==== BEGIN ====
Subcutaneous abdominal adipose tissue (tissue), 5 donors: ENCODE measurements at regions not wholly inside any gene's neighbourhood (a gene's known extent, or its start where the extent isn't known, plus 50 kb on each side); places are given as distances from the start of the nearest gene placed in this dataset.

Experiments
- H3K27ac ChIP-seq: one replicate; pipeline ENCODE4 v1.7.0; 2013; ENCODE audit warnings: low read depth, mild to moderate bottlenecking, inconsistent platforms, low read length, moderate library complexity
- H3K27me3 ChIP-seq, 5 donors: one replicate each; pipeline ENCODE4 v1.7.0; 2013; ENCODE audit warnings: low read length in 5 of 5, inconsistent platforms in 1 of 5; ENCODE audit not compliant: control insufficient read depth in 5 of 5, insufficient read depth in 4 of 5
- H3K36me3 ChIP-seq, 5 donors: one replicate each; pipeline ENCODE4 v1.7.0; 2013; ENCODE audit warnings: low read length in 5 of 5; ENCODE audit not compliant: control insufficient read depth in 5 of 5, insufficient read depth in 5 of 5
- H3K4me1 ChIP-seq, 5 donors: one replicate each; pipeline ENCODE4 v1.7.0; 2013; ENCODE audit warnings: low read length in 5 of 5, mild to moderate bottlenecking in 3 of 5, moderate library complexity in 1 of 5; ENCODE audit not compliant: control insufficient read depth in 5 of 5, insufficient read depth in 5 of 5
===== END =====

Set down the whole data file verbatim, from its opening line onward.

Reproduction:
Subcutaneous abdominal adipose tissue (tissue), 5 donors: ENCODE measurements at regions not wholly inside any gene's neighbourhood (a gene's known extent, or its start where the extent isn't known, plus 50 kb on each side); places are given as distances from the start of the nearest gene placed in this dataset.

Experiments
- H3K27ac ChIP-seq: one replicate; pipeline ENCODE4 v1.7.0; 2013; ENCODE audit warnings: low read depth, mild to moderate bottlenecking, inconsistent platforms, low read length, moderate library complexity
- H3K27me3 ChIP-seq, 5 donors: one replicate each; pipeline ENCODE4 v1.7.0; 2013; ENCODE audit warnings: low read length in 5 of 5, inconsistent platforms in 1 of 5; ENCODE audit not compliant: control insufficient read depth in 5 of 5, insufficient read depth in 4 of 5
- H3K36me3 ChIP-seq, 5 donors: one replicate each; pipeline ENCODE4 v1.7.0; 2013; ENCODE audit warnings: low read length in 5 of 5; ENCODE audit not compliant: control insufficient read depth in 5 of 5, insufficient read depth in 5 of 5
- H3K4me1 ChIP-seq, 5 donors: one replicate each; pipeline ENCODE4 v1.7.0; 2013; ENCODE audit warnings: low read length in 5 of 5, mild to moderate bottlenecking in 3 of 5, moderate library complexity in 1 of 5; ENCODE audit not compliant: control insufficient read depth in 5 of 5, insufficient read depth in 5 of 5